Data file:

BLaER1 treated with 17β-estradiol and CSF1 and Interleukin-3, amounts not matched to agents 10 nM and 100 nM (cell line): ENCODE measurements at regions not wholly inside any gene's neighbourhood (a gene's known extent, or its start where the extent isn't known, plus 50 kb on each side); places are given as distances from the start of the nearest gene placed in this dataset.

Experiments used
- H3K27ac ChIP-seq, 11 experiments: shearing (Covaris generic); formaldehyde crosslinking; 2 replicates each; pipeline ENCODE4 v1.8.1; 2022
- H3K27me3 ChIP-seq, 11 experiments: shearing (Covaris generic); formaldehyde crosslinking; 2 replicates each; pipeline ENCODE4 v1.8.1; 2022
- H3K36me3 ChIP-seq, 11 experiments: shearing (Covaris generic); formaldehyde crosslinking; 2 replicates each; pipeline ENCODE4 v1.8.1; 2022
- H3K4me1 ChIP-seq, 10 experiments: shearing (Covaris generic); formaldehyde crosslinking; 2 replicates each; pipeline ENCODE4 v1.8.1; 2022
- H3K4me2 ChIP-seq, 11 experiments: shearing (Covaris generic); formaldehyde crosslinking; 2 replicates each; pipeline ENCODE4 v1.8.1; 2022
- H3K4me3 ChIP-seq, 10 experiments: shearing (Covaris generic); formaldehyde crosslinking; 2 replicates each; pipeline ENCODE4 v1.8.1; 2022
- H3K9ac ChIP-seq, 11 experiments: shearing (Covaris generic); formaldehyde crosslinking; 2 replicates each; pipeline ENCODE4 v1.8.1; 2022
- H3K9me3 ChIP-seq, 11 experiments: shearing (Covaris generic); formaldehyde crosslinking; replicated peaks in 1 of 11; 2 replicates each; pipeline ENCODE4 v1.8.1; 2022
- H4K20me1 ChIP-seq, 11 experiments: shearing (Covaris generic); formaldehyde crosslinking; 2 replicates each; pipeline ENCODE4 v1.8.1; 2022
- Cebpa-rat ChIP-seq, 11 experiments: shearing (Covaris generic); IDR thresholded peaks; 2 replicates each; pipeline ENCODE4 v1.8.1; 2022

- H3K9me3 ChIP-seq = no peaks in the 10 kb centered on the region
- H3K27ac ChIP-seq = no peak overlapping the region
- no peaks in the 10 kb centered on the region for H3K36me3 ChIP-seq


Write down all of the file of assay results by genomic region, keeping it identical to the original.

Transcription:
BLaER1 treated with 17β-estradiol and CSF1 and Interleukin-3, amounts not matched to agents 10 nM and 100 nM (cell line): ENCODE measurements at regions not wholly inside any gene's neighbourhood (a gene's known extent, or its start where the extent isn't known, plus 50 kb on each side); places are given as distances from the start of the nearest gene placed in this dataset.

Experiments used
- H3K27ac ChIP-seq, 11 experiments: shearing (Covaris generic); formaldehyde crosslinking; 2 replicates each; pipeline ENCODE4 v1.8.1; 2022
- H3K27me3 ChIP-seq, 11 experiments: shearing (Covaris generic); formaldehyde crosslinking; 2 replicates each; pipeline ENCODE4 v1.8.1; 2022
- H3K36me3 ChIP-seq, 11 experiments: shearing (Covaris generic); formaldehyde crosslinking; 2 replicates each; pipeline ENCODE4 v1.8.1; 2022
- H3K4me1 ChIP-seq, 10 experiments: shearing (Covaris generic); formaldehyde crosslinking; 2 replicates each; pipeline ENCODE4 v1.8.1; 2022
- H3K4me2 ChIP-seq, 11 experiments: shearing (Covaris generic); formaldehyde crosslinking; 2 replicates each; pipeline ENCODE4 v1.8.1; 2022
- H3K4me3 ChIP-seq, 10 experiments: shearing (Covaris generic); formaldehyde crosslinking; 2 replicates each; pipeline ENCODE4 v1.8.1; 2022
- H3K9ac ChIP-seq, 11 experiments: shearing (Covaris generic); formaldehyde crosslinking; 2 replicates each; pipeline ENCODE4 v1.8.1; 2022
- H3K9me3 ChIP-seq, 11 experiments: shearing (Covaris generic); formaldehyde crosslinking; replicated peaks in 1 of 11; 2 replicates each; pipeline ENCODE4 v1.8.1; 2022
- H4K20me1 ChIP-seq, 11 experiments: shearing (Covaris generic); formaldehyde crosslinking; 2 replicates each; pipeline ENCODE4 v1.8.1; 2022
- Cebpa-rat ChIP-seq, 11 experiments: shearing (Covaris generic); IDR thresholded peaks; 2 replicates each; pipeline ENCODE4 v1.8.1; 2022

- H3K9me3 ChIP-seq = no peaks in the 10 kb centered on the region
- H3K27ac ChIP-seq = no peak overlapping the region
- no peaks in the 10 kb centered on the region for H3K36me3 ChIP-seq